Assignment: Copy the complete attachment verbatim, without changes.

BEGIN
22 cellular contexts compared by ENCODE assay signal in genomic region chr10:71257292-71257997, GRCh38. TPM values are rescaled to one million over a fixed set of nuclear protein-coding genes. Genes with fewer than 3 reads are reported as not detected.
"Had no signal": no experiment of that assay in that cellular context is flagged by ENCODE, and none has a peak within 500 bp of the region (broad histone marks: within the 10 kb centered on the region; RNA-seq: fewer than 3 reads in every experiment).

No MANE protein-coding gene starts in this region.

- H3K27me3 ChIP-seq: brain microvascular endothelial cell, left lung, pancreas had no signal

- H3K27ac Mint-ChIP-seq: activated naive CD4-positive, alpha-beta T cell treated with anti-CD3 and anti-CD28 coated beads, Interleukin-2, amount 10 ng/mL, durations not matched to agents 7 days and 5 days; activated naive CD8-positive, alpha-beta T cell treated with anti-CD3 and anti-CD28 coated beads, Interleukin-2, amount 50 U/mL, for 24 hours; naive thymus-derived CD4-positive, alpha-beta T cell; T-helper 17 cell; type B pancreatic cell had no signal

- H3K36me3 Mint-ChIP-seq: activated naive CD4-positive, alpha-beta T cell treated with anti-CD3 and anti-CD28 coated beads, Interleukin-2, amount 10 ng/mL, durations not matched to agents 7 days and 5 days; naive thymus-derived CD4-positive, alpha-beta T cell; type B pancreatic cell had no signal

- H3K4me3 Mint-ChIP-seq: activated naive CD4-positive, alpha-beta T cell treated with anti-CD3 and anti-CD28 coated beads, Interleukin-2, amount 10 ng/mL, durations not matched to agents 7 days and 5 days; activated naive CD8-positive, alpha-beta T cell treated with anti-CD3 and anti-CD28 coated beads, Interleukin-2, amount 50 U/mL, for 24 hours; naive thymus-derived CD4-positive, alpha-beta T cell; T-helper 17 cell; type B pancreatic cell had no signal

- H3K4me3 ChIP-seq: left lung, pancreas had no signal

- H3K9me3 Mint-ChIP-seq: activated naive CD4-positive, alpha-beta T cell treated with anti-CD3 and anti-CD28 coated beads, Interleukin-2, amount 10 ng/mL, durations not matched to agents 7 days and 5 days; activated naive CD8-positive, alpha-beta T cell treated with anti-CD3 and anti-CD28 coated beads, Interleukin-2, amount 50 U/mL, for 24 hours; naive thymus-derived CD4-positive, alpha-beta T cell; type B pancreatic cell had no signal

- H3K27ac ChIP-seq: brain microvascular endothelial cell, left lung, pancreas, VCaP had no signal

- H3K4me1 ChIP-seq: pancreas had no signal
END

22 cellular contexts compared by ENCODE assay signal in genomic region chr10:71257292-71257997, GRCh38. TPM values are rescaled to one million over a fixed set of nuclear protein-coding genes. Genes with fewer than 3 reads are reported as not detected.
"Had no signal": no experiment of that assay in that cellular context is flagged by ENCODE, and none has a peak within 500 bp of the region (broad histone marks: within the 10 kb centered on the region; RNA-seq: fewer than 3 reads in every experiment).

No MANE protein-coding gene starts in this region.

- H3K27me3 ChIP-seq: brain microvascular endothelial cell, left lung, pancreas had no signal

- H3K27ac Mint-ChIP-seq: activated naive CD4-positive, alpha-beta T cell treated with anti-CD3 and anti-CD28 coated beads, Interleukin-2, amount 10 ng/mL, durations not matched to agents 7 days and 5 days; activated naive CD8-positive, alpha-beta T cell treated with anti-CD3 and anti-CD28 coated beads, Interleukin-2, amount 50 U/mL, for 24 hours; naive thymus-derived CD4-positive, alpha-beta T cell; T-helper 17 cell; type B pancreatic cell had no signal

- H3K36me3 Mint-ChIP-seq: activated naive CD4-positive, alpha-beta T cell treated with anti-CD3 and anti-CD28 coated beads, Interleukin-2, amount 10 ng/mL, durations not matched to agents 7 days and 5 days; naive thymus-derived CD4-positive, alpha-beta T cell; type B pancreatic cell had no signal

- H3K4me3 Mint-ChIP-seq: activated naive CD4-positive, alpha-beta T cell treated with anti-CD3 and anti-CD28 coated beads, Interleukin-2, amount 10 ng/mL, durations not matched to agents 7 days and 5 days; activated naive CD8-positive, alpha-beta T cell treated with anti-CD3 and anti-CD28 coated beads, Interleukin-2, amount 50 U/mL, for 24 hours; naive thymus-derived CD4-positive, alpha-beta T cell; T-helper 17 cell; type B pancreatic cell had no signal

- H3K4me3 ChIP-seq: left lung, pancreas had no signal

- H3K9me3 Mint-ChIP-seq: activated naive CD4-positive, alpha-beta T cell treated with anti-CD3 and anti-CD28 coated beads, Interleukin-2, amount 10 ng/mL, durations not matched to agents 7 days and 5 days; activated naive CD8-positive, alpha-beta T cell treated with anti-CD3 and anti-CD28 coated beads, Interleukin-2, amount 50 U/mL, for 24 hours; naive thymus-derived CD4-positive, alpha-beta T cell; type B pancreatic cell had no signal

- H3K27ac ChIP-seq: brain microvascular endothelial cell, left lung, pancreas, VCaP had no signal

- H3K4me1 ChIP-seq: pancreas had no signal